Memories of the Night
Memories of the Night
By Fred Kirshnit
Written for the concert After Carmina Burana: an Historical Perspective, performed on May 16, 2001 at Avery Fisher Hall at Lincoln Center.
Symphony No. 7 came to Mahler, uncharacteristically, in two lightning flashes of inspiration. He wrote the two serenades in 1904 and the other three movements in one amazing spurt of creative energy the following year. As a result, the music is not Wordsworthian recollection in tranquility but rather Proustian immediate recall. Rather than laboring through many revisions, Mahler put the work away for three years and then rushed it into premiere in Prague in 1908, after tantalizingly thinking of christening it in America, making changes in the orchestration right up to the evening of the performance with the help of several colleagues including Alban Berg. Memories overtake us immediately as the first movement’s main theme is granted to a military band instrument, the tenor horn, a tuba-shaped member of the horn family invented by Adolphe Sax of saxophone fame. Mahler loved to reminisce about the band music of his childhood village of Iglau and recalls the contemporary popularity of Sousa in this multi-layered essay wherein the theme reappears so often in various guises that it seems to be like a familiar recollection by the end of the movement.
The three inner sections are in many ways a complete work in themselves that plays circularly with the image of memory. The second movement opens with two horns, the first calling out forte and the second (actually the third in positioning within the section) echoing piano with mute in place. We have entered the world of memory immediately. A ghostly march, sometimes said to have been inspired by Rembrandt’s Night Watch, follows. A ländler mixes with the march in the signature Mahlerian way. The horn echoes break the mood as they reassert themselves as an arhythmic recitative soon accompanied by the composer’s uniquely familiar symbol of lost civilization, the Herdenglocke (cowbells). This remarkable passage has not only elements of suspended motion but also the absence of tone (only cowbells will do here; glockenspiel or xylophone would be in pitch and would ruin the moment). The chiaroscuro watchmen march by again accompanied by military fanfare and vanish into the realm of yesterday.
Mahler’s most inventive movement follows. Schattenhaft (“like a shadow”) is a collection of fits and starts contrasted with a rolling melody in three-quarter time. It is as if Viennese life is constantly trying to reassert itself and calls to mind the tentative self-image of this creatively febrile society between the shattering events of Mayerling and the outbreak of World War I. This was the era of neurasthenia (Freud himself treated both Mahler for depression and Bruno Walter for hysterical paralysis during this time) and the constantly appearing and disappearing musical figures of this nervous study underscore the plight of the Viennese intellectual of the day. In this highly charged universe, the elongated melodic line seems like the nostalgic memory while the disjointed and dotted figures seem to be the new surrealistic state of the world (compare the perceptions of Berg’s hallucinatory Wozzeck twenty years later). The movement ends with a startling two beat figure played by timpani and viola that leaves the listener off balance.
This figure instantly becomes a memory when it is immediately recalled by the solo violin as it opens the fourth movement with both ends of an octave leap, starting this charming Andante amoroso off on a slightly tipsy note. Continuing the nocturnal theme, Mahler recreates an Italian style serenade, complete with parts for mandolin and guitar, that transforms the music of the night from the frightening to the comforting and prepares the change of mood for the enchantingly positive finale of the piece, the most optimistic movement in this angst-ridden man’s entire output (I’m sure Dr. Freud was fascinated with his patient’s creation of such dark music as the Tragic symphony and the Kindertotenlieder during his happiest time as a husband and father and his subsequent publication of such joyous music after the actual death of his daughter Putsi). The accompaniment of strings and Mediterranean street instruments evokes the memory of the gentle breezes of a summer vacation (as the harried music director and principal conductor of the Vienna Opera this was the only time that Mahler ever actually composed). The last nine measures of the serenade are pure bliss as the clarinet starts a pianissimo trill, the flutes and oboes whisper a final farewell and the guitar softly plays the ending three notes, marked morendo (“dying away”). Walter describes these three inner movements as one large intermezzo, a recollection journeying from anxiety to tranquility.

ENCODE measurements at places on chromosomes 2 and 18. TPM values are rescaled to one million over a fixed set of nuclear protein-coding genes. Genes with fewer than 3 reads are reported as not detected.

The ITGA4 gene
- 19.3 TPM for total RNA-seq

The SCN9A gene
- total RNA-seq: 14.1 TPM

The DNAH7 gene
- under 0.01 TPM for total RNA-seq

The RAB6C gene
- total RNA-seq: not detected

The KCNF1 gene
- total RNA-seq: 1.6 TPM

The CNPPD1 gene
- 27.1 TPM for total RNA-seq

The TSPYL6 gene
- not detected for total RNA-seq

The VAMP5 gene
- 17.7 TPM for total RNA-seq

The gloriously upbeat Finale recalls the last movement of Schubert’s “Great C Major”, an echo from fin-de-siècle Vienna of its most brilliant musical past. This conclusion, summoning again and again the character of the original tenor horn theme, is the most controversial of all of Mahler’s movements, as if happiness were beneath the dignity of a great artist. But, as any veteran concert-goer or discophile can tell you, the ending of this miraculous work can elicit paroxysms of cheers and applause like no other piece in the entire repertoire. Mahler, acknowledged by many of his contemporaries as the greatest of all interpreters of Wagner’s Ring, has taken his own Siegfried on a journey from darkness into light. Perhaps after the grousing of the critics (including the composer’s own wife) has subsided, the best view of Mahler’s “Song of the Night” is that of filmmaker Ken Russell, who ends his biographical exploration with the unexpectedly joyous protagonist exclaiming
…we are going to live forever!”